Abstract Distance to empty (DTE) estimation is an important factor to electric vehicle (EV) applications due to its limited driving range. The DTE calculation is based on available energy of the battery and power usage by the powertrain components (e.g. electric motor) and climate control components (e.g. PTC heater and electric AC compressor). The conventional way of estimating the DTE is to treat the power consumed by the climate control system the same as the power by the powertrain for either instantaneous or rolling average estimation. The analysis in this study shows that the power consumption by the climate control system should be estimated based on the current ambient conditions and driver's input instead of using the recorded data from the past driving cycles. The climate control should also be considered separately from the powertrain in power usage rolling average calculation, which results in improvements in DTE estimation especially for extreme hot and cold conditions. Additionally, the climate control power consumption shows unique characteristics during the initial period of cabin climate control.
Technical Paper
2014-04-01
Md Abdul Quaiyum, Mohammed Ismail, Amir Fartaj
Abstract Channel diameter is one of the most important parameters of a heat exchanger especially for a highly viscous fluid-flow. Narrow channel heat exchangers are believed to have better energy efficiency due to elevated heat transfer characteristics. Heat transfer and Fluid-flow behaviors of Automatic Transmission Fluid (ATF) have been experimentally investigated in a closed loop integrated thermal wind tunnel test facility using wavy finned Minichannel Heat Exchanger (MICHX). The experiment was conducted by varying the ATF Reynolds number from 3 to 30. The flow friction factors in minichannel were evaluated. For a fully developed laminar flow the friction factors were evaluated considering fluid viscosity effects due to temperature variation. The flow correlated with a Poiseuille equation while friction factors were analyzed considering constant property ratio. However, it showed different correlation when considered variable property ratio. A numerical analysis on friction factor for single serpentine MICHX did not follow the Poiseulle law for both cases of constant property ratio and variable property ratio.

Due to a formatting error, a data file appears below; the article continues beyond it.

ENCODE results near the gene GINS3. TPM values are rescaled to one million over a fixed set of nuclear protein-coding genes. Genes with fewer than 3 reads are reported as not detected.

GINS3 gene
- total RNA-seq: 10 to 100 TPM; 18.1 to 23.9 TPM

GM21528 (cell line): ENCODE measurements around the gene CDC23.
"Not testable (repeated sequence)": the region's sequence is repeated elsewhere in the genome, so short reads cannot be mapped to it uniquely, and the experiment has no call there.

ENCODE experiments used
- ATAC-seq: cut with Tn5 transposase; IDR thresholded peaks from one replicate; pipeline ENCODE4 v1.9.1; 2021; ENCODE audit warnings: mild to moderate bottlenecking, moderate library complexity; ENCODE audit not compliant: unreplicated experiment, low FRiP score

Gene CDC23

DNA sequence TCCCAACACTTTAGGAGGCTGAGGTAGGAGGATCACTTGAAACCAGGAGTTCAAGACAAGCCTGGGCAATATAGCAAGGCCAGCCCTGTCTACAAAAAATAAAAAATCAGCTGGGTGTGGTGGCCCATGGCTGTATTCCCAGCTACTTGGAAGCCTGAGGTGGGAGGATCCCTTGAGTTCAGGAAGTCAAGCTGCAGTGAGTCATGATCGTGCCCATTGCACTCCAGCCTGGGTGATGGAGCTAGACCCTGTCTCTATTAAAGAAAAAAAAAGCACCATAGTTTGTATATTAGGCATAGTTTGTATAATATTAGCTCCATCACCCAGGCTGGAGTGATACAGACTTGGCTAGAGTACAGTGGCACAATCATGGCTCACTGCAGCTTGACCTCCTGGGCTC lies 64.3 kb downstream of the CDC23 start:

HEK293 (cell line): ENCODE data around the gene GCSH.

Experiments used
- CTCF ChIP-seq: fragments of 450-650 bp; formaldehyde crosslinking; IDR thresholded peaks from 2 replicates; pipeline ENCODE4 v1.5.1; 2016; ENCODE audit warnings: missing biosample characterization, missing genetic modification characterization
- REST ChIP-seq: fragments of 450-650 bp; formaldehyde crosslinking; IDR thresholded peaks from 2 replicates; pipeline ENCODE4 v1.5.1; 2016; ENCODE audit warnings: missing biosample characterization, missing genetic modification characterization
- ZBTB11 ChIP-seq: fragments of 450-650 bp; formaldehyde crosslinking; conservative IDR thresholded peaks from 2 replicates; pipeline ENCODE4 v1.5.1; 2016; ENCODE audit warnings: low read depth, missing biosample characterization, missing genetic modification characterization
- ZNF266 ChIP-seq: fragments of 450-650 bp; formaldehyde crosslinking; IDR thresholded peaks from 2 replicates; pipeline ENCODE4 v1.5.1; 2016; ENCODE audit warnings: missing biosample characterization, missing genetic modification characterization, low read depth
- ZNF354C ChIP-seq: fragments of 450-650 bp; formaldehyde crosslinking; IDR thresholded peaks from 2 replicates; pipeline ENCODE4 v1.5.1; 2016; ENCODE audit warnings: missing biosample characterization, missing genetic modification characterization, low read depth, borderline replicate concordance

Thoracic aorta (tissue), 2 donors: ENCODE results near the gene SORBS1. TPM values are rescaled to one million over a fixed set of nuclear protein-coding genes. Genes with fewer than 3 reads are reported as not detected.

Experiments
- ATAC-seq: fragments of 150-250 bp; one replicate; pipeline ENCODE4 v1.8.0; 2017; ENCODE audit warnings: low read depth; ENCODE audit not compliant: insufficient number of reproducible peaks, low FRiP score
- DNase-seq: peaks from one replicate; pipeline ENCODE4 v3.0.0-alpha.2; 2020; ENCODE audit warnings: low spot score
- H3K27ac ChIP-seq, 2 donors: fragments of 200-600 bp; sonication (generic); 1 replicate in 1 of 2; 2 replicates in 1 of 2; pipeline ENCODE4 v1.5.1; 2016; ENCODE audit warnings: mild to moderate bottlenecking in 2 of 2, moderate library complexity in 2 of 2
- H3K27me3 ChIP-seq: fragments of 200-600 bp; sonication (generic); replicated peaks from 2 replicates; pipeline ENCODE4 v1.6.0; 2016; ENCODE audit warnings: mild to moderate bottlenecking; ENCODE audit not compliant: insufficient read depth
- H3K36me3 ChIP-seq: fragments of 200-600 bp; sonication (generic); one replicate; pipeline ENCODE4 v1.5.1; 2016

Technical Paper
2014-04-01
Chao Ding, Zhibao Xu, Yunqing Zhang, Qiming Tao
Abstract Vehicle Thermal Management System (VTMS) is a cross-cutting technology that directly or indirectly affects engine performance, fuel economy, safety and reliability, driver/passenger comfort, emissions. This paper presents a novel methodology to investigate VTMS based on Modelica language. A detailed VTMS platform including engine cooling system, lubrication system, powertrain system, intake and exhaust system, HVAC system is built, which can predict the steady and transient operating conditions. Comparisons made between the measured and calculated results show good correlation and approve the forecast capability for VTMS. Through the platform a sensitivity analysis is presented for basic design variables and provides the foundation for the design and matching of VTMS. Modelica simulation language, which can be efficiently used to investigate multi-domain problems, was used to model and simulate VTMS.